Doubts have been tested about the promise of COVID-19 drug remediation that & # 39; t & # 39; fantastic results & # 39; has shown, after & # 39; t found another study that it had no benefit.

Remdesivir was reported by US officials to & # 39; clearly & # 39; to have evidence that it can help people recover from COVID-19, which shortens recovery time.

Dr. Anthony Fauci, the best expert on & # 39; infectious disease & # 39; e America, said unpublished results from an international study of 1,000 people showed that the drug could block & # 39; the virus & # 39 ;.

The results gained traction overnight, and shares for Gilead Sciences – the pharmaceutical that makes remdesivir – shot down amid hopes that it would become a cure.

Other scientists were excited about the & # 39; encouraging & # 39; and & # 39; fantastic & # 39; result. Remdesivir is expected to be tracked soon for licensing in the US, possibly as early as today.

But a separate trial conducted in China produced disappointing results. It was a randomized controlled placebo trial, seen as the gold standard of scientific evidence, the same as that reported by US officials.

The drug did not significantly benefit hospital patients because it did not accelerate recovery or reduce deaths, compared to a dummy drug.

The study was published in the prestigious medical journal Lancet and involved 237 people. It was stopped early because the researchers had difficulty recruiting people when the outbreak in Wuhan was curtailed.

Scientists believe that the strong contrast in findings can come down to when remdesivir is given. It is thought to be more effective in the & # 39; early stages of & # 39; a disease COVID-19.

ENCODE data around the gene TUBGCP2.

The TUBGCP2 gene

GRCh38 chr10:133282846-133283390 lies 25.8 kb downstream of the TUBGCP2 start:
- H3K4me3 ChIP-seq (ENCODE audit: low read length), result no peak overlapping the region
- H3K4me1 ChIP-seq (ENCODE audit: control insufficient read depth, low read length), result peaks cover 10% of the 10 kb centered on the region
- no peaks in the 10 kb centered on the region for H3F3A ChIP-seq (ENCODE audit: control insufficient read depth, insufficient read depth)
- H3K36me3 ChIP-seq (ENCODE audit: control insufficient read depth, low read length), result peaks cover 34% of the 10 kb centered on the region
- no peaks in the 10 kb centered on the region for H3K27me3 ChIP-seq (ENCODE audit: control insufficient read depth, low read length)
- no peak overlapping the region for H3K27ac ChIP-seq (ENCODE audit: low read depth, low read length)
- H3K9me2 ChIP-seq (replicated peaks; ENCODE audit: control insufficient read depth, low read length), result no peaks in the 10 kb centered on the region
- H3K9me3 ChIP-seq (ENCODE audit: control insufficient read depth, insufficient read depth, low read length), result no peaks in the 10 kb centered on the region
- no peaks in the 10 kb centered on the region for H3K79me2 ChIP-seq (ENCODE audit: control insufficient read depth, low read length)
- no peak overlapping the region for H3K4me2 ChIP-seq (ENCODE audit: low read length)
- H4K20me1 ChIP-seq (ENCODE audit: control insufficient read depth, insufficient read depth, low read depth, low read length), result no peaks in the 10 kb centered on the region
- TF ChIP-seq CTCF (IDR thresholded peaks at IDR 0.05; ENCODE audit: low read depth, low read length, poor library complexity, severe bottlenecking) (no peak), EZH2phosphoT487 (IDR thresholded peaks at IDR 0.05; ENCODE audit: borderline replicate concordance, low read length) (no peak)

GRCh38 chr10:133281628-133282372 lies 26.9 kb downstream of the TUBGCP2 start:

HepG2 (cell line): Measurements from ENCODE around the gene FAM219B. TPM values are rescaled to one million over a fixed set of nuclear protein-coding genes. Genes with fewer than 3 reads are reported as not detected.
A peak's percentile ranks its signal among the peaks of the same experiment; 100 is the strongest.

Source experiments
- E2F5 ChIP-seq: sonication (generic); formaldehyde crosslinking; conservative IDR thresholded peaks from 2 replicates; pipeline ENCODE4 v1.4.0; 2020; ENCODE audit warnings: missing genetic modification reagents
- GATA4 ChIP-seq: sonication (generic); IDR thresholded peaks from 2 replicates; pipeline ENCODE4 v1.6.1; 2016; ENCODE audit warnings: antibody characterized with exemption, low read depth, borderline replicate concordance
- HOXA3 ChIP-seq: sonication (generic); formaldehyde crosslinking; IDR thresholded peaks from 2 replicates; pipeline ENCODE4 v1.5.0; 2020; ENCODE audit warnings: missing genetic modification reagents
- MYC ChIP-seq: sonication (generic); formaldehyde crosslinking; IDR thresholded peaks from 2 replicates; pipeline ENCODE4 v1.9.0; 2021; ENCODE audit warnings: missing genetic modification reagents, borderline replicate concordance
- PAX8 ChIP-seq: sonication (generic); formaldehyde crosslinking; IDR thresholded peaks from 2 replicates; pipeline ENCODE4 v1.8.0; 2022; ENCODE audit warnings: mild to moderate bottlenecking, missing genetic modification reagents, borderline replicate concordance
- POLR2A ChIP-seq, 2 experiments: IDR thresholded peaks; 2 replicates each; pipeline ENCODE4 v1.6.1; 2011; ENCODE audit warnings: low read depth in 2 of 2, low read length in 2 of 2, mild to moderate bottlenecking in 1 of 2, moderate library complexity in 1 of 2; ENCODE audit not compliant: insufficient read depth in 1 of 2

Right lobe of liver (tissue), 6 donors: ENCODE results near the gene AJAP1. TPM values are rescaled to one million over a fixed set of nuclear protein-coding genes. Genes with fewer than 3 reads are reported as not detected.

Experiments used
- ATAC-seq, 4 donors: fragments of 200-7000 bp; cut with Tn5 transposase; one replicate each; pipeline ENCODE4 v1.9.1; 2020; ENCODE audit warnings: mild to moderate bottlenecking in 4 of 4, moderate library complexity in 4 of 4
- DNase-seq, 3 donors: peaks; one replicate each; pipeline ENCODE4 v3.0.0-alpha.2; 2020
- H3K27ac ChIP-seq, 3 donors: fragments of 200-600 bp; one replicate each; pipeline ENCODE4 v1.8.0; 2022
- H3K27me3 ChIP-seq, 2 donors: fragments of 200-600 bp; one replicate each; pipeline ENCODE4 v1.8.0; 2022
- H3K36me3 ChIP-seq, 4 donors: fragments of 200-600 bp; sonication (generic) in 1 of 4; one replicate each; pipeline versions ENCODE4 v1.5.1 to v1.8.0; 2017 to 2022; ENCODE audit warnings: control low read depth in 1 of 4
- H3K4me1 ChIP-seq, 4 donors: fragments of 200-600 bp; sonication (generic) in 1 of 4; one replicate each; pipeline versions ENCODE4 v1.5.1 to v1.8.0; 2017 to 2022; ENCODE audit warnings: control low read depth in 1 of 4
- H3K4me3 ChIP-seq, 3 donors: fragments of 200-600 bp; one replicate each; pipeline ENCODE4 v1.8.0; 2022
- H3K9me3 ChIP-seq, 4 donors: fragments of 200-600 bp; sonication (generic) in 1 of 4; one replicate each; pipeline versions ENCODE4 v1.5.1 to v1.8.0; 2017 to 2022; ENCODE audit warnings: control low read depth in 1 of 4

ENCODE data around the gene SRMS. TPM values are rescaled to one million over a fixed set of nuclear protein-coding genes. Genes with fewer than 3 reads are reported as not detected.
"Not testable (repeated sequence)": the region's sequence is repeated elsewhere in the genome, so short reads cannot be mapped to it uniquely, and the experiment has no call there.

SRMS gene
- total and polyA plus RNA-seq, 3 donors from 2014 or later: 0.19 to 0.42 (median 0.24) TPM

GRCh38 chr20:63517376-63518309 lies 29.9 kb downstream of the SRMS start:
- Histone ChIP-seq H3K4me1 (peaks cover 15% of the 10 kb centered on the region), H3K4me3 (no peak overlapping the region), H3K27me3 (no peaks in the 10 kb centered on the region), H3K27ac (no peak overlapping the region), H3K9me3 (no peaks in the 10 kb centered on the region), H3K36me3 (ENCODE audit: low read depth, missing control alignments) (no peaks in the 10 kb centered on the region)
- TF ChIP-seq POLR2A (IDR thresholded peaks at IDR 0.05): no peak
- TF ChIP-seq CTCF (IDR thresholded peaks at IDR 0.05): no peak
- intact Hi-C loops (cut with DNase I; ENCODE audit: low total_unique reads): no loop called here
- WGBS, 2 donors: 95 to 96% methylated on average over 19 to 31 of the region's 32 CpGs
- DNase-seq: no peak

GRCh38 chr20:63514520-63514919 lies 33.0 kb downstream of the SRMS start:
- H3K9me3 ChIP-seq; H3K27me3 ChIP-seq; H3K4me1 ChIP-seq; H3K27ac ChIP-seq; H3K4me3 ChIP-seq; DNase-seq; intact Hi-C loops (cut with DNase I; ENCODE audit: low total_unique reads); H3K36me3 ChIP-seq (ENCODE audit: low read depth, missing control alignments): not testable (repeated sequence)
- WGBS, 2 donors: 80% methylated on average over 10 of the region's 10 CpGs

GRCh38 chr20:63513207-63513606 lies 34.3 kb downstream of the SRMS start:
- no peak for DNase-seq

Doubts are cast over the experimental remedivir Ebola drug that & # 39; fantastic results & # 39; had, in a major trial, not found another study that had no benefit

After an international study of 1,000 people, which has not yet been published, said Dr. Anthony Fauci, the best expert on & # 39; infectious disease of & # 39; America said it proved & # 39; a drug could block the virus & # 39;

After an international study of 1,000 people, which has not yet been published, said Dr. Anthony Fauci, the best expert on & # 39; infectious disease of & # 39; America said it proved & # 39; a drug could block the virus & # 39;

A randomized controlled trial of remdesivir performed in China and published in The Lancet yielded disappointing results. The drug did not significantly benefit hospital patients, because it did not accelerate recovery or reduce deaths compared to a dummy drug.

A randomized controlled trial of remdesivir performed in China and published in The Lancet yielded disappointing results. The drug did not significantly benefit hospital patients because it did not accelerate recovery or reduce death compared to a dummy drug.

Remdesivir was thrown into the spotlight in January when the WHO listed it as & # 39; the most promising candidate & # 39; for a COVID-19 therapy.

Trials have shown that the medication can fight SARS and MERS, cousins ​​of the new coronavirus, in the lab and on animals.

The new smaller study in the Chinese city, where the coronavirus was first found back in December, was conducted across 10 hospitals.

WHAT ARE THREE STUDIES OF REMDESIVIR?

1. The Covid-19 Custom Treatment Trial

How many people?